A. My parents supported me. I remember the last time I was carrying pounds of records. I’m talking about 80 pounds of records. I was going to St. Louis to DJ. My mother dropped me off at the curb at the airport. I had a lot of luggage and the cases of my records were in some of my luggage. Some of my records fell into the street. My mother parked and got out the car to help me maneuver all of my records.

My parents supported me and I was both a drummer and a DJ as a kid. You’re talking about two of the loudest things a kid could do, I did. It got to the point that when I got to Morgan, I had to make a decision. I asked myself, ‘Alright, are you going to be a drummer or a DJ?’ Clearly, DJ’ing was making me the most money and had the most prestige at the moment. DJ Quicksilver played the drums as well. I can name you a lot of DJ’s that are musicians first, so when they play and how they play is very rhythmic and melodic.

Q. Did you ever think about trying to become a rapper or a producer first?

A. Hell no (laughs). Sike nah. Yeah, I did produce at one point and I’ll probably get back into it, but it’s just like you can’t serve two different gods. You can’t be the best producer and the best DJ. You can be a great producer and the best DJ or the best producer and a great DJ, but can’t be the best at each.

Q. So, what do you say about an artist like Kanye West who has produced his own albums in the past and rapped on them?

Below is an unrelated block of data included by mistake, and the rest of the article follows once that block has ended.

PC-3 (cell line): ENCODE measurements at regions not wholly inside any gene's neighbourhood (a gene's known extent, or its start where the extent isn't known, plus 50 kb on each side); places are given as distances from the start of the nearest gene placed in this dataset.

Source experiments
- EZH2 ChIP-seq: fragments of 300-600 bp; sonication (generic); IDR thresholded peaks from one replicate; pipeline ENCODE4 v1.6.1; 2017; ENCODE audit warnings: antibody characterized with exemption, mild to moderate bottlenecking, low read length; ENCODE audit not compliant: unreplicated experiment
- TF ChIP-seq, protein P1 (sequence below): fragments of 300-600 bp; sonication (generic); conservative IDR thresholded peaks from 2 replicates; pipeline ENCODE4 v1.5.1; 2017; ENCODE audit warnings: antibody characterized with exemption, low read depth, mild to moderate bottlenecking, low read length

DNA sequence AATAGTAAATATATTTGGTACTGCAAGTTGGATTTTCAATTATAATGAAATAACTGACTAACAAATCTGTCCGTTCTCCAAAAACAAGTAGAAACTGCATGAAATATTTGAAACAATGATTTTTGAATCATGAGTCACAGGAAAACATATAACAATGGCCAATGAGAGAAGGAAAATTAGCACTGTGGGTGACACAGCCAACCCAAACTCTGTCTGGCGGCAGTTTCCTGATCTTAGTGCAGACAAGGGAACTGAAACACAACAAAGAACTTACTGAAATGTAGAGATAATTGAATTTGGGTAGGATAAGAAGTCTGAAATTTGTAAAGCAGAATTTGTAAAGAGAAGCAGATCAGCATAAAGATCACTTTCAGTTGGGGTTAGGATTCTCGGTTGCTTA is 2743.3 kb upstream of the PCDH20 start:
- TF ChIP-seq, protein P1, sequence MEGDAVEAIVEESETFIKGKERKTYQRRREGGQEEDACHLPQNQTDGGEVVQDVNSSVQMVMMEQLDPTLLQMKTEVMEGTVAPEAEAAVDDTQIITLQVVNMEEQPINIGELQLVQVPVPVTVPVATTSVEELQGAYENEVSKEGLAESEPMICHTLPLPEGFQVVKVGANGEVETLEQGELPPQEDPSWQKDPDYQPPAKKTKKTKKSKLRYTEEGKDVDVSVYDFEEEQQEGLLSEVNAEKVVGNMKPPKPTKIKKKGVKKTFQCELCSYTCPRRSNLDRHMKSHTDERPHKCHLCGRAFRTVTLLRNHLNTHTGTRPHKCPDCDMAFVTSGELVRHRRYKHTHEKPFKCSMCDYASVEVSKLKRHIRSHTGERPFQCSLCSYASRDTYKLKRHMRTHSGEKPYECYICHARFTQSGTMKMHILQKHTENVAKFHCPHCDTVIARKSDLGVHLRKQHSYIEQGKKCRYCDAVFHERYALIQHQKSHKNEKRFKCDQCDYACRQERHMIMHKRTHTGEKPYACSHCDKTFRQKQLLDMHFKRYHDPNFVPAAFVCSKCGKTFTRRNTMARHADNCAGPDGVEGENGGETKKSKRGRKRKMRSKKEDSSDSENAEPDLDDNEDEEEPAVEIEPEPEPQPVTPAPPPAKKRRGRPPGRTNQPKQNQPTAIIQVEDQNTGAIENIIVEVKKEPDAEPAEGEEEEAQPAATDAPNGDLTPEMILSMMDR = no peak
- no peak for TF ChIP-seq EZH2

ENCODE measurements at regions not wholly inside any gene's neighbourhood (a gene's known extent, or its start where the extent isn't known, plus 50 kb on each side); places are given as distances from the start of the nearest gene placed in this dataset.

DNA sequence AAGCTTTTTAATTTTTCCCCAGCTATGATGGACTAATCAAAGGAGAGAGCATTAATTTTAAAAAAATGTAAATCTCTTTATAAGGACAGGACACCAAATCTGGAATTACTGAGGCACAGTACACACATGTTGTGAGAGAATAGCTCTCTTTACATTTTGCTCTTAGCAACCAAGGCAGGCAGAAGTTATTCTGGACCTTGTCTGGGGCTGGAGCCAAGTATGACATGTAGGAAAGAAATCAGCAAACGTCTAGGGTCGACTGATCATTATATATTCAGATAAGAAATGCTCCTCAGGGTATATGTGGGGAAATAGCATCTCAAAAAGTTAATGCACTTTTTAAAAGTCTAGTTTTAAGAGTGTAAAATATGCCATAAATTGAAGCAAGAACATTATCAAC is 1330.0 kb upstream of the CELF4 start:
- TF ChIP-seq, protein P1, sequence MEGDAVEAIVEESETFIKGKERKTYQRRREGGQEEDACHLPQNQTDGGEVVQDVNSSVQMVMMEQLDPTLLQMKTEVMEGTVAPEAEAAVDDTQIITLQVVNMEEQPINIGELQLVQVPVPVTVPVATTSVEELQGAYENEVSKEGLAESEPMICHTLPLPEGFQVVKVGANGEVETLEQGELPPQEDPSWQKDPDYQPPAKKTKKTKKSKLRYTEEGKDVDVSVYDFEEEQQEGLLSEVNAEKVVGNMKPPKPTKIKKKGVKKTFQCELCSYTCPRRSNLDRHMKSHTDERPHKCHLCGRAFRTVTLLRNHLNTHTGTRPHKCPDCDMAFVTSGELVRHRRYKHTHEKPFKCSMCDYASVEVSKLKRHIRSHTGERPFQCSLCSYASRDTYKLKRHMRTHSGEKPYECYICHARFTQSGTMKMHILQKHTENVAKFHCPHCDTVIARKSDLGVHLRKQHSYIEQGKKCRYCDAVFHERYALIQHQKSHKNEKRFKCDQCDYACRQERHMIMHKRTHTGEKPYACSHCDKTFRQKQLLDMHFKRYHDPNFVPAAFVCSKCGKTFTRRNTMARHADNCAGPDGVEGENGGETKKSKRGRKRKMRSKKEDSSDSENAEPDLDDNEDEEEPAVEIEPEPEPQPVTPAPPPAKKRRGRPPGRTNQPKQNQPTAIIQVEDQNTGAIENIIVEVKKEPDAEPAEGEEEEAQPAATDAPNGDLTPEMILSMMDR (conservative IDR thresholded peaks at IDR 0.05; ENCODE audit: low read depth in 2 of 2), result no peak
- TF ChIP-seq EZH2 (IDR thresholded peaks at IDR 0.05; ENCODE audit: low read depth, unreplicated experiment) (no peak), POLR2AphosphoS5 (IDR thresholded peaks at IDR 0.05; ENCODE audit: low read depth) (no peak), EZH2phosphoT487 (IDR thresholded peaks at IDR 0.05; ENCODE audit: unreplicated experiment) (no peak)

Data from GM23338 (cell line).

A. I think he’s a better producer than he is a rapper. I think he’s a great rapper, but when he’s on, he’s on and when he’s off, his material can come off as really weird. What I do like about him though, is the fact that as an artist he’s not concerned about what people think. He’s going to do what he wants to do. He’s so far out on another level, so I understand what he’s doing in that sense. I’m not mad at him, but at the same time I’m not a fan of that style.

Q. It’s clear that you chose to master the turntables and allow everything else to fall into place. Do you feel like these young D.J.’s are taking the same “masterful” approach today?

A. Well, I feel like a lot of these new cats aren’t paying their dues. Earlier, I mentioned Quicksilver. Me and ‘Quick’ used to sit down and draw turntables. Yes, draw them. Before we had the DJ’s turntable, we would draw them. We visualized what we were going to become one day. There’s no visualization these days. There’s no process. These kids just get money and go out and buy the equipment. Some don’t even do that. Some go use an iPad or something and then they’re just bedroom DJ’s with a name and everything.